Explorer Aircraft of Jasper, Texas, which showed its proof-of-concept aircraft, configured as a 500T with a single Pratt & Whitney Canada PT6-135B, at Oshkosh, is still looking for investment money, according to Don Joseph, president. With the economy picking up and venture capital firms starting to invest in promising businesses, Joseph said he’s seeing increasing interest, but nothing firm yet.
Last year was not friendly to startup companies dreaming of producing airplanes, but there are glimmerings of hope for some. Financial issues, however, continue to dominate the agendas of companies like AASI, American Utilicraft, Phoenix Fanjet (Alberta Aerospace), VisionAire and others, while development of their respective aircraft takes a backseat.
This year and last were not kind to the startup airplane manufacturers, those OEM wannabes that are–or in some cases were–attempting to grab the brass ring of success by riding on the wings of their first turbine-powered airplanes. It takes hundreds of millions of dollars to run the new-aircraft triathlon of development, certification and production.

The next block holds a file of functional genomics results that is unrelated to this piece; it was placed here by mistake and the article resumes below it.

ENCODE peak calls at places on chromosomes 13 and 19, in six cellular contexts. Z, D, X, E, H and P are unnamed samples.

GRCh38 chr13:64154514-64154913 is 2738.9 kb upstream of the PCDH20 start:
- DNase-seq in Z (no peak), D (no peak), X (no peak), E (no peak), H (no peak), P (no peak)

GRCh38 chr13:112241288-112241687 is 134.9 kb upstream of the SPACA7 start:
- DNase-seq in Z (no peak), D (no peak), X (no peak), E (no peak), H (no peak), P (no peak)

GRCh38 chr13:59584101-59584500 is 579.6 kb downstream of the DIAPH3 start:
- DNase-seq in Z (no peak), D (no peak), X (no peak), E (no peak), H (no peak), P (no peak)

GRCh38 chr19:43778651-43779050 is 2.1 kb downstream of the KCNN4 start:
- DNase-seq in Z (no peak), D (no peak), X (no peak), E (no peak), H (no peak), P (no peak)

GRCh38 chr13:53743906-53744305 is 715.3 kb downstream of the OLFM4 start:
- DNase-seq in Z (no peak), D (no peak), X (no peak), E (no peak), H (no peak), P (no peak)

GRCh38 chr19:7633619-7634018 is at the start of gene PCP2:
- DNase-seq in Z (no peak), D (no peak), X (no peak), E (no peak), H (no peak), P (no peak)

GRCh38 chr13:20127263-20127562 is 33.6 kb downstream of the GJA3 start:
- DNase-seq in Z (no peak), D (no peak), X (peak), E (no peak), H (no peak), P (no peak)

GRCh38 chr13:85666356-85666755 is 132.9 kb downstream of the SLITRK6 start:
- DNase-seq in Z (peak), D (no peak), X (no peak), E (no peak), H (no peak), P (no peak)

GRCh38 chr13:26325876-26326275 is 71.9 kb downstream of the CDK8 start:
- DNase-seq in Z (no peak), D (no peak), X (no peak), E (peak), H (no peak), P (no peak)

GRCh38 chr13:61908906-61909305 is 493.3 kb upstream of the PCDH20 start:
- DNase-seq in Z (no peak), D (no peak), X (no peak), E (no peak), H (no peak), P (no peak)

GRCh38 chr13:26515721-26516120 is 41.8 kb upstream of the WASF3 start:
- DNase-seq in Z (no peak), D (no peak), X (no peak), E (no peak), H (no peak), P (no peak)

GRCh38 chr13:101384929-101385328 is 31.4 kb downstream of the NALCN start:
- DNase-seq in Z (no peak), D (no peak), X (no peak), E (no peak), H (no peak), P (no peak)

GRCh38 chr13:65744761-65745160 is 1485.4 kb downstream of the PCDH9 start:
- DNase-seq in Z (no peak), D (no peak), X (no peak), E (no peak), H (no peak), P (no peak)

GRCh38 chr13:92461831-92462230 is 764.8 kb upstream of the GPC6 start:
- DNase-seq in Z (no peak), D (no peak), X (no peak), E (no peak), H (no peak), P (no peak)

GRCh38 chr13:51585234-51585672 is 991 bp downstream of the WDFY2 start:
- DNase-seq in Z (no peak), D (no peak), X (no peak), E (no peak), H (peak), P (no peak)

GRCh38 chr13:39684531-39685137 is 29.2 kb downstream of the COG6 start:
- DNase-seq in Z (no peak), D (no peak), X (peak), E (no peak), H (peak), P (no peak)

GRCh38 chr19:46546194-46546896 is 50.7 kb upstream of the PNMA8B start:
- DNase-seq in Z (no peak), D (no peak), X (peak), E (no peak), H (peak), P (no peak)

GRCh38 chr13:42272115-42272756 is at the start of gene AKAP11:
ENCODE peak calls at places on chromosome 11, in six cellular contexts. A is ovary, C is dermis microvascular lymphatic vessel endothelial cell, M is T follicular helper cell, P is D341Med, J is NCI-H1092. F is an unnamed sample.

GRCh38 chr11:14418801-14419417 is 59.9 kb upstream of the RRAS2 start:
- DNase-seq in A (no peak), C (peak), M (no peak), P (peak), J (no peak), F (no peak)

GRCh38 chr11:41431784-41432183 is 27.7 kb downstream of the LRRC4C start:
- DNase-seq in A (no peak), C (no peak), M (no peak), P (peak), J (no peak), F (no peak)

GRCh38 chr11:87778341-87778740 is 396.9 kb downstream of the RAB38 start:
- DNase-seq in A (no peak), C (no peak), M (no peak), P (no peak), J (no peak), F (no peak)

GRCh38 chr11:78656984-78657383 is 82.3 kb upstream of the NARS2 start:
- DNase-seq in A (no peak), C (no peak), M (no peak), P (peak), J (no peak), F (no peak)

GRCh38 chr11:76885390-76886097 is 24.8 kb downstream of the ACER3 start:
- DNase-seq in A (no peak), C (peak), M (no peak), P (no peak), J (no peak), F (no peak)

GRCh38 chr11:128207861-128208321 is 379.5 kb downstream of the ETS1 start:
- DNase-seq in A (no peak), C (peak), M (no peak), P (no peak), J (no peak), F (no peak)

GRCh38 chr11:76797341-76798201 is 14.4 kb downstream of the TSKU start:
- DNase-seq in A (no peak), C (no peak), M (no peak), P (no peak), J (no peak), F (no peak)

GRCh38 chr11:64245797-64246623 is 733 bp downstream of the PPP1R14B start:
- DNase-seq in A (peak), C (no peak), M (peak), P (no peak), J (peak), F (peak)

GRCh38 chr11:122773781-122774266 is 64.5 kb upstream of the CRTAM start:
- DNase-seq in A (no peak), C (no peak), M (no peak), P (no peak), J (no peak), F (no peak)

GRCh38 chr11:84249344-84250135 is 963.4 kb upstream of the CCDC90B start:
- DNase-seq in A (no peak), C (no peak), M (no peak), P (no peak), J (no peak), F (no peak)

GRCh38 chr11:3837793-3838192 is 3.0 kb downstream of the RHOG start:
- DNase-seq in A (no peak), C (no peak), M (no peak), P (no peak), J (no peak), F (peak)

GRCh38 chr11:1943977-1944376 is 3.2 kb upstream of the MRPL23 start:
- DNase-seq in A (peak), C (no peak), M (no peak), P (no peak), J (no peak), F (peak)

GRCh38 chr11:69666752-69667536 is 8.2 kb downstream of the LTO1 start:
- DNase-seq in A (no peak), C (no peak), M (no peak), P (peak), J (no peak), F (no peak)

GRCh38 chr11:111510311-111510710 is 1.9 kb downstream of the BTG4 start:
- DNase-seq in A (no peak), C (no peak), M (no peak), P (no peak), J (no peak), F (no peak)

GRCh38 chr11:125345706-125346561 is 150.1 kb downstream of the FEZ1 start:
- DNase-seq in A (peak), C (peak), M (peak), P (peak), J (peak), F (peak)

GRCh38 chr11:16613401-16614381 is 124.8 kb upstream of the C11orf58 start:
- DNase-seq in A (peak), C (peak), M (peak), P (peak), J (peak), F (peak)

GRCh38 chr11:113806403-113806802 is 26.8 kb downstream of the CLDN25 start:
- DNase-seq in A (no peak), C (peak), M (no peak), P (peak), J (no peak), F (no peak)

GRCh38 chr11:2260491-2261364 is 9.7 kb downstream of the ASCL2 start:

It is AIN’s normal approach to report the news without comment.
Based on Flight School 05’s agenda, one could conclude that the one-day forum held earlier this year in Scottsdale, Ariz., was just another aviation industry gathering. From the first speaker, FAA general counsel Andrew Steinberg, to panels featuring CEOs from start-up air limo, very light jet (VLJ) and commercial space companies, little was said that savvy aviation and aerospace industry people hadn’t heard before.
Adam Aircraft of Englewood, Colo., last month completed a $93 million funding round led by venture-capital firm DCM, a new investor in the start-up manufacturer. The company plans to use this new capital to accelerate the certification of its A700 AdamJet, which is now scheduled for early next year.